What Can Mushrooms Do For Your Health?
Don't judge a book by its cover... and don't judge a mushroom by its appearance!
These funny-looking fungi may not be the most attractive item in the market but recently have been getting some much-deserved attention from the scientific community, citing many of their health benefits. Specifically looking at what mushrooms can do for our immune system; this is why you will find mushrooms emerging in various health and wellness formulations.
September is National Mushroom Month, so now's the time to learn more about our favorite fungi!
Mushrooms have a unique lifecycle
Unlike plants and animals, mushrooms begin as spores that dig deep into the soil. They don't come from seeds, and they're not born looking like mushrooms at all. If the spores land on fertile soil (or even a tree bark), they then sprout roots that scavenge nutrients produced by decomposition. When the roots mature, a mushroom emerges, which then spreads spores to continue the lifecycle.
You can't just grow mushrooms like vegetables
Small groups of mushrooms are found everywhere but mass-producing them is not as easy. To mass-produce mushrooms, you need controlled conditions, which means you have to be equipped to farm them indoors. You have to control heat, humidity, and airflow, among other things. Mushrooms grown for human consumption also have to be cultivated in a very sterile environment to prevent contamination.
Mushrooms don't need light to grow
Because mushrooms gather nutrients from the soil or decomposing trees, they don't need light to grow at all. However, ultraviolet light from sunlight can make mushrooms produce vitamin D. Some of the more popular mushrooms like maitake, portabella, and crimini mushrooms are excellent sources.
Mushrooms are nutrient-dense
Mushrooms are fat-free, low-calorie, low-sodium, and cholesterol-free. On top of that, they're also packed with vitamins, minerals, and fiber. Some essential nutrients are antioxidants, beta-glucan fiber, copper, B-vitamins riboflavin, niacin, and pantothenic acid.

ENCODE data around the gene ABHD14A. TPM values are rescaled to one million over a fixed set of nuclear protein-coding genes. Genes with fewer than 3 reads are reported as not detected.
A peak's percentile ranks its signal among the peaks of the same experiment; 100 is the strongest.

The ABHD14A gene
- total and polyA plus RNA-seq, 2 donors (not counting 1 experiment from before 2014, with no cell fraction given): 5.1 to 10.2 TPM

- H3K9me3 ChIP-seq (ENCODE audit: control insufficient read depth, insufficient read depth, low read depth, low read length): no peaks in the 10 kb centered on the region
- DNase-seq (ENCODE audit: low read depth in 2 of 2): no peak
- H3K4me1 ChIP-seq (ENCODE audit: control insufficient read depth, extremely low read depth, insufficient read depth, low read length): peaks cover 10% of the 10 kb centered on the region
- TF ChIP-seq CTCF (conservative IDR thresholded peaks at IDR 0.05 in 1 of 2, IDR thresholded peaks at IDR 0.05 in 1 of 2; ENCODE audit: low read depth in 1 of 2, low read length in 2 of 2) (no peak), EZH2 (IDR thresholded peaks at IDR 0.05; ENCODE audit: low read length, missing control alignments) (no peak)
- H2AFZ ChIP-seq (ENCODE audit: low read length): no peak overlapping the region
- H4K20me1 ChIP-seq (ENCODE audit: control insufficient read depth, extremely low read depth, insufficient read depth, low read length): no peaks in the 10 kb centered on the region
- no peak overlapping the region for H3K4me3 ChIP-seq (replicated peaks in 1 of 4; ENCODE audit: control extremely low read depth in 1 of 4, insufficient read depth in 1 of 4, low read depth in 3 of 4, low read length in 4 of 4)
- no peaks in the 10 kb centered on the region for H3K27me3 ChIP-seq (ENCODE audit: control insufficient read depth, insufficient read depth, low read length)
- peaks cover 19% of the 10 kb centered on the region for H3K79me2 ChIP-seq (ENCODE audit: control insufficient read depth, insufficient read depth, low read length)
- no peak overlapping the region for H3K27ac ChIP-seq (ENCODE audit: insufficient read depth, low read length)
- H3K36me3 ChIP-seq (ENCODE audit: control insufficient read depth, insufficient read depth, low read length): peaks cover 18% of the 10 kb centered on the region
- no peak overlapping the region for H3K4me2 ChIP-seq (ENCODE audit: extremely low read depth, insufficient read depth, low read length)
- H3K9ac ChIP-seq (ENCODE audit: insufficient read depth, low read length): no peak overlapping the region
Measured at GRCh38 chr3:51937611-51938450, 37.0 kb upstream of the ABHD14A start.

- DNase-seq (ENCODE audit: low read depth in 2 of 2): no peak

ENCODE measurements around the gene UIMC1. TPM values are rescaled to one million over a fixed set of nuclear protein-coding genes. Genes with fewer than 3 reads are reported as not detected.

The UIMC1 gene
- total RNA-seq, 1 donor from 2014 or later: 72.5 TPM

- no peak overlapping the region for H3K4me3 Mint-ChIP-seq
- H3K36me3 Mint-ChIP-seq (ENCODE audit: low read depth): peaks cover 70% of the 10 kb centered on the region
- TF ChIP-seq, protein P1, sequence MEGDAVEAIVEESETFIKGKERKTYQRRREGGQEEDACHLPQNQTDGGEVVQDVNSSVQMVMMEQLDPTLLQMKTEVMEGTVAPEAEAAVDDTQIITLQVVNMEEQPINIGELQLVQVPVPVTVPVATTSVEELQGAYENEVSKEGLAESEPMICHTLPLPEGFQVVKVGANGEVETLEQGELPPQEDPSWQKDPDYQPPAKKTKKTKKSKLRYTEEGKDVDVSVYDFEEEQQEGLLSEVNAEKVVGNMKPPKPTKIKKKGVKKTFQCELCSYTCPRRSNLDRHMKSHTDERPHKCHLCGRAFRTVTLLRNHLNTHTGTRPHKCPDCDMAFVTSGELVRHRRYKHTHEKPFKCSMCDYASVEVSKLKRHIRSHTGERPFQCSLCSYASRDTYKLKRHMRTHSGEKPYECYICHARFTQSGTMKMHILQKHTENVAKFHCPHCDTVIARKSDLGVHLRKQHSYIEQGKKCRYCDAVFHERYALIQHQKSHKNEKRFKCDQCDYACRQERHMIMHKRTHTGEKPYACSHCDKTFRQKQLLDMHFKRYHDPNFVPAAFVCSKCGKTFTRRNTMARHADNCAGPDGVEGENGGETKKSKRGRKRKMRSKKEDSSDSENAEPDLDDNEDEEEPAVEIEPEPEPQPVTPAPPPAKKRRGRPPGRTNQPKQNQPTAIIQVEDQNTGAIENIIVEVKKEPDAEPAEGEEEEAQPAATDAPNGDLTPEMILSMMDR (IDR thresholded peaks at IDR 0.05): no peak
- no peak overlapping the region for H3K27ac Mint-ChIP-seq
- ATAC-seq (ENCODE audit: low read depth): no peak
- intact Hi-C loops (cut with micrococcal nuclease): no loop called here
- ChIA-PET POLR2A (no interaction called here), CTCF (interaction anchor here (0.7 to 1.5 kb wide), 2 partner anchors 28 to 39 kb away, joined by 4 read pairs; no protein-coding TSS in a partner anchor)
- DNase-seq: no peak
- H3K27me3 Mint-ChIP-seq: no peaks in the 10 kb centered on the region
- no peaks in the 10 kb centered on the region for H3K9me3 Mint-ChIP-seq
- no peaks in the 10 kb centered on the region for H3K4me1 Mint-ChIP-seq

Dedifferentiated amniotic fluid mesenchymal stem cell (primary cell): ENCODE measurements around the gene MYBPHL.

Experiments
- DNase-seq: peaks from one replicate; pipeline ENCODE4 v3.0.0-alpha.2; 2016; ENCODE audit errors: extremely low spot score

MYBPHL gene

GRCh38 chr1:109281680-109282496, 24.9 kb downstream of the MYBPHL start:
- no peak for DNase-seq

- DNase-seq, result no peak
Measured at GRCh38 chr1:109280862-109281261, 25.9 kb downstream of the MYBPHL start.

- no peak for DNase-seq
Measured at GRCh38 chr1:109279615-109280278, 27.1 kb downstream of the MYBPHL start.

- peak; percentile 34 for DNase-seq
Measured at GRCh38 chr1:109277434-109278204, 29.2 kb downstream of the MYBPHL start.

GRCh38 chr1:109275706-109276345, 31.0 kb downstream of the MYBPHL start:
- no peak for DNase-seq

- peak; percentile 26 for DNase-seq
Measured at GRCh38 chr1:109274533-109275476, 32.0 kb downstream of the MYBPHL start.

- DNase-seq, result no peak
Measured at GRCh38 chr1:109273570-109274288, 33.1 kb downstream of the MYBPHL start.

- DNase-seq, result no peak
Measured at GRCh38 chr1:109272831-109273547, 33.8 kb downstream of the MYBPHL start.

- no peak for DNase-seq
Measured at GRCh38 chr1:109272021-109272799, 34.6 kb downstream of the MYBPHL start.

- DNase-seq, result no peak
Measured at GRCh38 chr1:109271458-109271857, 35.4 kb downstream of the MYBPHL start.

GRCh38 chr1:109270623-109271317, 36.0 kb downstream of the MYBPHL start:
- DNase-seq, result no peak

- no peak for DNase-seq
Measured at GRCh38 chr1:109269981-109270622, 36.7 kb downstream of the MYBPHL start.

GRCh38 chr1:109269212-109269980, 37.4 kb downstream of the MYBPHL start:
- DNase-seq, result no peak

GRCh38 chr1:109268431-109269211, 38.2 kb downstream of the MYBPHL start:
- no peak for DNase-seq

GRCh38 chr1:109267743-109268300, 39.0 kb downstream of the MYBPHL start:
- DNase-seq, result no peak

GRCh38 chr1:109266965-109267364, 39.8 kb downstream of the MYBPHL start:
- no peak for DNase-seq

Beta-glucan, in particular, is getting some scientific attention due to its benefits in improving cholesterol levels and boosting heart health.
Mushrooms are one of the most sustainable food sources
Mushrooms can very well be the future of food.
- Mushrooms can be grown in limited space, with many experts saying 1 acre of land can produce up to 1 million pounds of mushroom every year.
- The growing medium can be used as compost, which further adds to their sustainability and renewability potential.
- Mushrooms don't need that much energy to grow and be mass-produced. You just have to meet the right conditions and maintain them. And again, they can be grown in the dark, which means farmers get to save on their electricity bills.
- They're not water-dependent, unlike most crops. They say it only takes 1.8 gallons of water to produce 1 gallon of mushrooms. In contrast, it takes about 100 gallons of water to make 1 gallon of a typical vegetable crop. That's a lot of water saved!
Try this easy Butterfly Garlic Mushroom recipe!
Mushrooms can be amazingly delicious, so try them out yourself with this delectable Butterfly Garlic Mushroom recipe.
- Four tablespoons unsalted butter
- One tablespoon olive oil
- 1/2 an onion chopped (optional)
- 1 pound (500 g) Cremini or button mushrooms
- Two tablespoons dry white wine* (optional)
- One teaspoon fresh thyme leaf chopped
- Two tablespoons chopped fresh parsley
- Four cloves’ garlic minced
- Salt and pepper to taste
Mushrooms are one of the most fantastic living organisms on the planet. They're sustainable, low maintenance, but generally difficult to mass-produce. However, the benefits of mushrooms outweigh the drawbacks of growing them, especially regarding health.
Take advantage of mushrooms by trying AHCC®-Kinoko Platinum. AHCC® contains a particular mushroom cited to strengthen immunity and make our immune system more responsive against harmful microorganisms.*